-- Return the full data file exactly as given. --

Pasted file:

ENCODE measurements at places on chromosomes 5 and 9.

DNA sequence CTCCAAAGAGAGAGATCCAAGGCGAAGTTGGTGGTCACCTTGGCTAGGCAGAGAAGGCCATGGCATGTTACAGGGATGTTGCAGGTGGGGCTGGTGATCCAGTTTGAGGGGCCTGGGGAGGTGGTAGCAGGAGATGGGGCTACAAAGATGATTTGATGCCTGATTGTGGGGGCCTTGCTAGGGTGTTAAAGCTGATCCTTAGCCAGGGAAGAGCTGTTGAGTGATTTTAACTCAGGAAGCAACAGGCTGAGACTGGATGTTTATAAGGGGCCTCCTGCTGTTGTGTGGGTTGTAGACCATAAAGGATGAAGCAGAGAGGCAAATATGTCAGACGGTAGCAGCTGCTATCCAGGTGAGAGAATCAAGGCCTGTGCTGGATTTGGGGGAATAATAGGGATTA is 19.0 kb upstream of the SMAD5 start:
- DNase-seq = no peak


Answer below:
ENCODE measurements at places on chromosomes 5 and 9.

DNA sequence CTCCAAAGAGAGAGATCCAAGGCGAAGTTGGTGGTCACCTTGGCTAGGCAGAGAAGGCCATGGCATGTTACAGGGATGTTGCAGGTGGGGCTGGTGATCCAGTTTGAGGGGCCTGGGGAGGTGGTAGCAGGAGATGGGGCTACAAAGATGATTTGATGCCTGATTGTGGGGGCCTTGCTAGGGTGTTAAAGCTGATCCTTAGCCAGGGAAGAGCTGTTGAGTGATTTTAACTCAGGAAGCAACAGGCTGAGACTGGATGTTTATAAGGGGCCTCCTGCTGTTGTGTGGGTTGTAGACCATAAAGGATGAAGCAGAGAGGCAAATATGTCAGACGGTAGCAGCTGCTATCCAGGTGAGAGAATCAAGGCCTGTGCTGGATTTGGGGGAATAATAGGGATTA is 19.0 kb upstream of the SMAD5 start:
- DNase-seq = no peak